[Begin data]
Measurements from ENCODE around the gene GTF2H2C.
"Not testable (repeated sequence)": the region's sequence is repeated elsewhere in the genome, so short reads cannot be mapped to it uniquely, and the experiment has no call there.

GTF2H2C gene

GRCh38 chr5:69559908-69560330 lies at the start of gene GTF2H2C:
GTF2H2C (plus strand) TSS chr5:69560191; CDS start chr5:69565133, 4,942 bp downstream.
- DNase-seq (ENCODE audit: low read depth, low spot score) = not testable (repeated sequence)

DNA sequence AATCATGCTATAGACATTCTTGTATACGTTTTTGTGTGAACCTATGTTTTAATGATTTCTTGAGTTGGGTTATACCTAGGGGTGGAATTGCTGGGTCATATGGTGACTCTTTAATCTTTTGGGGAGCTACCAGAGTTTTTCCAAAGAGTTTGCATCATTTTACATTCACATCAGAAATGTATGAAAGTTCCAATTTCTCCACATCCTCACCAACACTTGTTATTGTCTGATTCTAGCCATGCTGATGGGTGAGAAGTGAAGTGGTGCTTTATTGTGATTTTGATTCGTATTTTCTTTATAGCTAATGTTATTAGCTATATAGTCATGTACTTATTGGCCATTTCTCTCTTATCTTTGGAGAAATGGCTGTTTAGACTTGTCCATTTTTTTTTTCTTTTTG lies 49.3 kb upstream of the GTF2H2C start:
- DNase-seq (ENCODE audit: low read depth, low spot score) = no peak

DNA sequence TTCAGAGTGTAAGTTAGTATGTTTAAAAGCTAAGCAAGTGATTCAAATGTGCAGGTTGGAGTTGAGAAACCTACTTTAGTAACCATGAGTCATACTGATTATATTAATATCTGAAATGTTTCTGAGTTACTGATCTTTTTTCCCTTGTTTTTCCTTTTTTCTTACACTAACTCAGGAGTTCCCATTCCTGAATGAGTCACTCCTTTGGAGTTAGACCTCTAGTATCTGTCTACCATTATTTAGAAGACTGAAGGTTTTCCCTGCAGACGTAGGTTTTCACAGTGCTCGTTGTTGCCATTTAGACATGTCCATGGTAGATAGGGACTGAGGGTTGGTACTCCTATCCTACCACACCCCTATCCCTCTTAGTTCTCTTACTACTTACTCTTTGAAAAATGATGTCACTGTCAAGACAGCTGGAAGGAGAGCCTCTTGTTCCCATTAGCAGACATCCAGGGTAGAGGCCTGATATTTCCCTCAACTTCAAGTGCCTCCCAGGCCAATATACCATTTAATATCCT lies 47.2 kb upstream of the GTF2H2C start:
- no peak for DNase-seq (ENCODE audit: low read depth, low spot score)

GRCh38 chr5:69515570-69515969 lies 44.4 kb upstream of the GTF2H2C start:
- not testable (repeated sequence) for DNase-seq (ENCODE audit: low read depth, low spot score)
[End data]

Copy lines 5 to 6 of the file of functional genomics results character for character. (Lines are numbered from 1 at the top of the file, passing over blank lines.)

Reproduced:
GTF2H2C (plus strand) TSS chr5:69560191; CDS start chr5:69565133, 4,942 bp downstream.
- DNase-seq (ENCODE audit: low read depth, low spot score) = not testable (repeated sequence)